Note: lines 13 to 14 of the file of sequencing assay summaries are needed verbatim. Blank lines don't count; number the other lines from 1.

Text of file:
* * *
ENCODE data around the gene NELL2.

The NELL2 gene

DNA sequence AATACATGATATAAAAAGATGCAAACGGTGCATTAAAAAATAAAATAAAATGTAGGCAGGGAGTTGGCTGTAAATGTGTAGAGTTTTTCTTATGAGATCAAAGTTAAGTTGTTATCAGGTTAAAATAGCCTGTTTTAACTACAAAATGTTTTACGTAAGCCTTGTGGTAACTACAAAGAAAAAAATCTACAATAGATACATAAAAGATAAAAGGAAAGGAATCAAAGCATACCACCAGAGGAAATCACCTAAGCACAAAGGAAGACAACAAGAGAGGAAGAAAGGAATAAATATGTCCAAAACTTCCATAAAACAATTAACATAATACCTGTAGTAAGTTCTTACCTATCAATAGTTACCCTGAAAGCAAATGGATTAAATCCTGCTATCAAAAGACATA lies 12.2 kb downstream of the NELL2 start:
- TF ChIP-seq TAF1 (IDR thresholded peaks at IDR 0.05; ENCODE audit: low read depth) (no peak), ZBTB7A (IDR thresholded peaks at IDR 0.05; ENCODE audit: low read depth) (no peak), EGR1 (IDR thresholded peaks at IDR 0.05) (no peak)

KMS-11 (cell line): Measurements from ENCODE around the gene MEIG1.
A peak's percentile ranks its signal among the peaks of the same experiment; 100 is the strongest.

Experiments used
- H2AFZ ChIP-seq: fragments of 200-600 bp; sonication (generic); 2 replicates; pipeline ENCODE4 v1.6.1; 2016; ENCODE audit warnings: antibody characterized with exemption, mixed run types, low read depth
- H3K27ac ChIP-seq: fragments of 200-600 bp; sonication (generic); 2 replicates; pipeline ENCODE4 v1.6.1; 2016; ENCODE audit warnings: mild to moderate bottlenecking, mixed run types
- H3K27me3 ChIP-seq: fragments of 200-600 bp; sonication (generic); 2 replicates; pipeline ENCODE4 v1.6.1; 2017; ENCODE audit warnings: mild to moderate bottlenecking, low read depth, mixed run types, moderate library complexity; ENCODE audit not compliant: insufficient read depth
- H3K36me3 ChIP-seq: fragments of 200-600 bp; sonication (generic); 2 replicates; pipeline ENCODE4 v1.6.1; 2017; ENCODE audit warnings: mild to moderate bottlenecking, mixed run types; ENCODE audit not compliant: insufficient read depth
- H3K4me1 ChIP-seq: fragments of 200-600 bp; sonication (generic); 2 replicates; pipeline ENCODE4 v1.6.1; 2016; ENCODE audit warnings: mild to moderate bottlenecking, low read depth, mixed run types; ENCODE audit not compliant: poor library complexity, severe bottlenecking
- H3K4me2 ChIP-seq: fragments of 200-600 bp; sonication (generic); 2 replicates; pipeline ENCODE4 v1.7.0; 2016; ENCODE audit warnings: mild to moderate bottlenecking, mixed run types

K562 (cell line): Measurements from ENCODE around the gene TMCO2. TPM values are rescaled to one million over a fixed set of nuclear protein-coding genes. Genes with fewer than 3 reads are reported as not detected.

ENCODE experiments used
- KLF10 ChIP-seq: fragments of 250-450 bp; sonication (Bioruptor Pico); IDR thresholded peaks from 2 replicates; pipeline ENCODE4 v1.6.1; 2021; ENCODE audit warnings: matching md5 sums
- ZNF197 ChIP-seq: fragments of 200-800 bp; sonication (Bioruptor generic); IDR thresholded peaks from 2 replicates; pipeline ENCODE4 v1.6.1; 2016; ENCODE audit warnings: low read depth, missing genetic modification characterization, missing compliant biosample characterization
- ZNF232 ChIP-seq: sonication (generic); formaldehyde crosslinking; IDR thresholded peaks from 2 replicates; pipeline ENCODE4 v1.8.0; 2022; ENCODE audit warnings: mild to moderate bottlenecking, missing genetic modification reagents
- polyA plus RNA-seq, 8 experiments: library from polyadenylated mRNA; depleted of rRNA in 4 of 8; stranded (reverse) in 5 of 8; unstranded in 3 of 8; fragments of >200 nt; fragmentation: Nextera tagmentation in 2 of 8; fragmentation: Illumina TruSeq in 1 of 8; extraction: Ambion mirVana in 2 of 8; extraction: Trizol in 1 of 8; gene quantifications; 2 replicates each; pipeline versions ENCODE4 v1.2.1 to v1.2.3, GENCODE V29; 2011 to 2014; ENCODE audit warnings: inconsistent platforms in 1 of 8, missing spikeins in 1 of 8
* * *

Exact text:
- H3K4me2 ChIP-seq: fragments of 200-600 bp; sonication (generic); 2 replicates; pipeline ENCODE4 v1.7.0; 2016; ENCODE audit warnings: mild to moderate bottlenecking, mixed run types

K562 (cell line): Measurements from ENCODE around the gene TMCO2. TPM values are rescaled to one million over a fixed set of nuclear protein-coding genes. Genes with fewer than 3 reads are reported as not detected.